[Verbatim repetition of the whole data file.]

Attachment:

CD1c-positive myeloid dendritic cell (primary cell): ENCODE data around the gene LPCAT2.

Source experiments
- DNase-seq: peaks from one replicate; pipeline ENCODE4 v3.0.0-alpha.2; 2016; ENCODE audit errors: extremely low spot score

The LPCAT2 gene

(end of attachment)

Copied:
CD1c-positive myeloid dendritic cell (primary cell): ENCODE data around the gene LPCAT2.

Source experiments
- DNase-seq: peaks from one replicate; pipeline ENCODE4 v3.0.0-alpha.2; 2016; ENCODE audit errors: extremely low spot score

The LPCAT2 gene